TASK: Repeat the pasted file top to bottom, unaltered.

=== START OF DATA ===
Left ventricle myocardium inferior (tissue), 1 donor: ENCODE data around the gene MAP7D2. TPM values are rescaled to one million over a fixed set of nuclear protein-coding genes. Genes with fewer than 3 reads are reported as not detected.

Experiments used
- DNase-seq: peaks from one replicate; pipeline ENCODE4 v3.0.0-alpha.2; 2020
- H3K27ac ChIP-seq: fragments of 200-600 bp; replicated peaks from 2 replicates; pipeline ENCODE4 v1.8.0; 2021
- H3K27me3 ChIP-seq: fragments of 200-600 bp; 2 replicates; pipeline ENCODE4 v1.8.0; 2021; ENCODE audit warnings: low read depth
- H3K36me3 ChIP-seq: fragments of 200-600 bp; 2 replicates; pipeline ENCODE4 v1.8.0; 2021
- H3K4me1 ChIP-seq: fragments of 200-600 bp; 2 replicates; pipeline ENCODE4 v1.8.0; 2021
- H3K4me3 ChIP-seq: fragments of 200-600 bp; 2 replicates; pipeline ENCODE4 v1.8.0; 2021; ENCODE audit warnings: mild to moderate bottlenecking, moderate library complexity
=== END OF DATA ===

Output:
Left ventricle myocardium inferior (tissue), 1 donor: ENCODE data around the gene MAP7D2. TPM values are rescaled to one million over a fixed set of nuclear protein-coding genes. Genes with fewer than 3 reads are reported as not detected.

Experiments used
- DNase-seq: peaks from one replicate; pipeline ENCODE4 v3.0.0-alpha.2; 2020
- H3K27ac ChIP-seq: fragments of 200-600 bp; replicated peaks from 2 replicates; pipeline ENCODE4 v1.8.0; 2021
- H3K27me3 ChIP-seq: fragments of 200-600 bp; 2 replicates; pipeline ENCODE4 v1.8.0; 2021; ENCODE audit warnings: low read depth
- H3K36me3 ChIP-seq: fragments of 200-600 bp; 2 replicates; pipeline ENCODE4 v1.8.0; 2021
- H3K4me1 ChIP-seq: fragments of 200-600 bp; 2 replicates; pipeline ENCODE4 v1.8.0; 2021
- H3K4me3 ChIP-seq: fragments of 200-600 bp; 2 replicates; pipeline ENCODE4 v1.8.0; 2021; ENCODE audit warnings: mild to moderate bottlenecking, moderate library complexity